Cold Comfort? The Rights of Renewable Energy Customers Upon Transfer to a Supplier of Last Resort
Renewable energy has been hugely popular in the United Kingdom over the last decade, with smaller providers often focusing on offering greener options to attract customers. However, the failure in 2021 of energy provider Bulb Energy, a provider that prioritized green electricity and offered carbon offsetting for its fossil fuel customers, demonstrated that even a resilient customer base and a mix of energy sources may not be enough to save a company if it is unable to hedge its costs and liabilities during market contractions. Bulb’s size and the difficulty of performing a quick sale led the Office of Gas and Electricity Markets (Ofgem) to recommend putting the firm into special administration rather than use its supplier of last resort rules. As administrators now prepare to sell Bulb, how can the need for continuity of supply and the wish for greener energy be reconciled? Moreover, what does that mean for the matrix of insolvency obligations and the need for net zero carbon emissions?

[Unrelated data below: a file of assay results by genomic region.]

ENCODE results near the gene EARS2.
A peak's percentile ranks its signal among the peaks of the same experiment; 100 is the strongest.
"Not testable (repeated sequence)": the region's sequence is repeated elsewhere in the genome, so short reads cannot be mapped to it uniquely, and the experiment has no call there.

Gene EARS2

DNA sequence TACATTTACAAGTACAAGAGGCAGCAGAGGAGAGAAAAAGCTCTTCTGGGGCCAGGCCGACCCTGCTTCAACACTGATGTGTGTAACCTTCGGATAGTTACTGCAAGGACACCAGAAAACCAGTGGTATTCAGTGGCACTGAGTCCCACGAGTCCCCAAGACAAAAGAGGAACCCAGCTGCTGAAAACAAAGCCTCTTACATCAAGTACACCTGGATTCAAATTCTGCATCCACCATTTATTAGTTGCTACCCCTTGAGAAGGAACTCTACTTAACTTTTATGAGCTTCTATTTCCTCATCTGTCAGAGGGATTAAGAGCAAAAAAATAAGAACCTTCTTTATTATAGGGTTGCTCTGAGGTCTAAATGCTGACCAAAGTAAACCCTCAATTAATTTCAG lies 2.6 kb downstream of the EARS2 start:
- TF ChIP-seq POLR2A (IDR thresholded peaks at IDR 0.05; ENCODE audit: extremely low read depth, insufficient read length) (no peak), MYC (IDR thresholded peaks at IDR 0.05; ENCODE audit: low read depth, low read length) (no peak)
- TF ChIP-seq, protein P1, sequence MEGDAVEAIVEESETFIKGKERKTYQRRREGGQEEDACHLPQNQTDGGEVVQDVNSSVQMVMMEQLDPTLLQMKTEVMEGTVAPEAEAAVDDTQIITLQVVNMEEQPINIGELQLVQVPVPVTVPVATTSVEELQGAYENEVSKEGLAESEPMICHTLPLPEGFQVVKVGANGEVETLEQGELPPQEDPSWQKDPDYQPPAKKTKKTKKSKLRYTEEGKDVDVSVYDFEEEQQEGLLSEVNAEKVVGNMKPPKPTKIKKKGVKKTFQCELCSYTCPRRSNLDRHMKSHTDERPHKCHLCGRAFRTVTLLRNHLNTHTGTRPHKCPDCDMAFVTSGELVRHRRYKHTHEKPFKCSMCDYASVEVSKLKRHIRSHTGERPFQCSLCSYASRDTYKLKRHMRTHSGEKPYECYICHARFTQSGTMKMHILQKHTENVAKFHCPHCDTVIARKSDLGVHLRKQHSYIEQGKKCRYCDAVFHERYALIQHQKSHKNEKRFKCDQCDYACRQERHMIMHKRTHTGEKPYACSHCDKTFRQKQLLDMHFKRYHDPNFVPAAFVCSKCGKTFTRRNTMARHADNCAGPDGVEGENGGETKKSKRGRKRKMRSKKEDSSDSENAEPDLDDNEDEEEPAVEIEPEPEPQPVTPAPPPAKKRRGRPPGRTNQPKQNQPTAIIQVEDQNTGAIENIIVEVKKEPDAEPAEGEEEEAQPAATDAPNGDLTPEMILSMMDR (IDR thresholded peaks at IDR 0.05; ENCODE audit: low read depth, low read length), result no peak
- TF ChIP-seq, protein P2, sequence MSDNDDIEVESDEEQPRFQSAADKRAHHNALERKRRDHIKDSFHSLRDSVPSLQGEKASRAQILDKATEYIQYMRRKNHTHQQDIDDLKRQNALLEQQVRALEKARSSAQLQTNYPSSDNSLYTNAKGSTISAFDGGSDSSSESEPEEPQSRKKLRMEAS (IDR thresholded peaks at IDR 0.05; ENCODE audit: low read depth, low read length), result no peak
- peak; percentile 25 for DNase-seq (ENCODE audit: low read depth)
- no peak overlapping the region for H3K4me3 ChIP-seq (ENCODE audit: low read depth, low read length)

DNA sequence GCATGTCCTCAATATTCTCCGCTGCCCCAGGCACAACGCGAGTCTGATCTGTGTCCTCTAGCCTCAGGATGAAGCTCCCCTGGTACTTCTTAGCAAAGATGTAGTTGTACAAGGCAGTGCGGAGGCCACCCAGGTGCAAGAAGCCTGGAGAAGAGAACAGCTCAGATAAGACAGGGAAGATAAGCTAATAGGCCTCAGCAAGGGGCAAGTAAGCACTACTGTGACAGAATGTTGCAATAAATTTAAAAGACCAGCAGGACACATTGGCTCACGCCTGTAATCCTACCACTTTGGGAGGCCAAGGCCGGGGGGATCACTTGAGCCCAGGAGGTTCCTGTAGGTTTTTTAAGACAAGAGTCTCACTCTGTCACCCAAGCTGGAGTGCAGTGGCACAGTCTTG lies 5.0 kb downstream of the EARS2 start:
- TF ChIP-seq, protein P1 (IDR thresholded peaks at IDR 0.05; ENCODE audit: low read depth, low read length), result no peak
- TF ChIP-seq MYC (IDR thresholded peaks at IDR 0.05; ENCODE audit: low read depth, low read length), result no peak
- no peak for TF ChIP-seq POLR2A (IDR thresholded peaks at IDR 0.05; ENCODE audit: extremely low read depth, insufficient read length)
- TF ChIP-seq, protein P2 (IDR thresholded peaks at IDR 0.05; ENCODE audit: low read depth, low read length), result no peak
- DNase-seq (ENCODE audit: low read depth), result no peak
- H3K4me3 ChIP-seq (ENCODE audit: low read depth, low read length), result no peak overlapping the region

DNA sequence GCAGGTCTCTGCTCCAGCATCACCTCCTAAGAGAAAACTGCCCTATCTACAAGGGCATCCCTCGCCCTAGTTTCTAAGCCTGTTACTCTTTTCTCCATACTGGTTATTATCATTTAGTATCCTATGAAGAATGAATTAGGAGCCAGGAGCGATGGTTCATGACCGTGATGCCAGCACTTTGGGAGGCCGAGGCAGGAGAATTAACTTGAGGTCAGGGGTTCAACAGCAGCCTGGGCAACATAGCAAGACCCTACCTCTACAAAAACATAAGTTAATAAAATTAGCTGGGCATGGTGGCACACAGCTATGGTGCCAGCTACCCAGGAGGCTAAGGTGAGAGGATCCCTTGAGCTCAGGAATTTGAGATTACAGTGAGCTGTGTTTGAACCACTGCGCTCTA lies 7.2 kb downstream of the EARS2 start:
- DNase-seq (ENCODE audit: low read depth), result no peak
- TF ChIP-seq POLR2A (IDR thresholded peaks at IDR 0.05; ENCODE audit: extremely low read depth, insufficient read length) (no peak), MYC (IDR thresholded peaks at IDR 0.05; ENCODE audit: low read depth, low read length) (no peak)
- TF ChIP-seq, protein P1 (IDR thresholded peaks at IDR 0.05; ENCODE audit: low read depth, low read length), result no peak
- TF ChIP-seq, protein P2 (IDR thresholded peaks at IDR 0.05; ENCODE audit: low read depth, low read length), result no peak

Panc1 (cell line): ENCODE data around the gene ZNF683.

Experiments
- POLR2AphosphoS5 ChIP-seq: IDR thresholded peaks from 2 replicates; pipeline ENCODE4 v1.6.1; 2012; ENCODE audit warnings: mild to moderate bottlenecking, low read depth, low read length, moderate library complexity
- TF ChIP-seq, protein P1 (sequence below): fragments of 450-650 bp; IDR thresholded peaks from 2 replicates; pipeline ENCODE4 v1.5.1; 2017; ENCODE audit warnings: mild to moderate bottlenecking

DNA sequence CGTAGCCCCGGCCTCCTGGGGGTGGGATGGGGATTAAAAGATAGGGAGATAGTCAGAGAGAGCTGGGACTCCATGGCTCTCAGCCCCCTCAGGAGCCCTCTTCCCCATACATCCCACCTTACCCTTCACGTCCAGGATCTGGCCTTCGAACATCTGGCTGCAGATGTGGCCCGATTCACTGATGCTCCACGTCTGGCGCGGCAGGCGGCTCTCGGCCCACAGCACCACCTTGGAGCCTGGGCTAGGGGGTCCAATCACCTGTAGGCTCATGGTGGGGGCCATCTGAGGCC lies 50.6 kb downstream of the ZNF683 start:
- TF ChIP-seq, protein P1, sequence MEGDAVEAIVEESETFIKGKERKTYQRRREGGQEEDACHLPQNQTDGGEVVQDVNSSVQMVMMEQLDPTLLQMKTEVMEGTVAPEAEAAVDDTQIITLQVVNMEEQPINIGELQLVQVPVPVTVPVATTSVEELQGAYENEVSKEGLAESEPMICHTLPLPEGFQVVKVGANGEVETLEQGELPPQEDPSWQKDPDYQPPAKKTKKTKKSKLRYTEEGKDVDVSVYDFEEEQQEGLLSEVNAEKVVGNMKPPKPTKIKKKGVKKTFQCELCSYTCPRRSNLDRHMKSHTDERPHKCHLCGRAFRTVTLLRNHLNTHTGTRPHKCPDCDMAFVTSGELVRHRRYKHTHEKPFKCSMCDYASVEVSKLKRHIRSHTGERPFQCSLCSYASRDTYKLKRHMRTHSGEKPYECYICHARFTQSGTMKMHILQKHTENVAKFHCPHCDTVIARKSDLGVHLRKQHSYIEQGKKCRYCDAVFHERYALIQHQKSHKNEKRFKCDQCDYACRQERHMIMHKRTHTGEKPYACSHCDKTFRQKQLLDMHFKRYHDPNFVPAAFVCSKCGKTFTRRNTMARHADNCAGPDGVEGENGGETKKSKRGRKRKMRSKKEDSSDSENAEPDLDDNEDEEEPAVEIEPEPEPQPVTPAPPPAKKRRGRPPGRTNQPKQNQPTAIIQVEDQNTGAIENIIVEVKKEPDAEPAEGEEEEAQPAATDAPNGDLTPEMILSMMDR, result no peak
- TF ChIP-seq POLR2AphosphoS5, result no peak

Insolvency law in the UK recognises special insolvency regimes for various key industries, with the supply of heat and power being a notable example. Ofgem has a special role to play in all such insolvency proceedings and in safeguarding energy supply more generally. Both the Electricity Act 1989 and the Gas Act 1986 provide that the role of Ofgem is, inter alia, to underpin deemed supply contracts, to grant licences to suppliers, and to appoint a ‘supplier of last resort’ for customers of a potentially insolvent energy supply company. Under Standard Condition 8.1 of licences issued by Ofgem to gas and electricity suppliers, Ofgem may unilaterally revoke or amend licenses, so that other suppliers are able to take over the supply of energy to affected customers. This mechanism focuses purely on securing supply rather than the sources of that energy.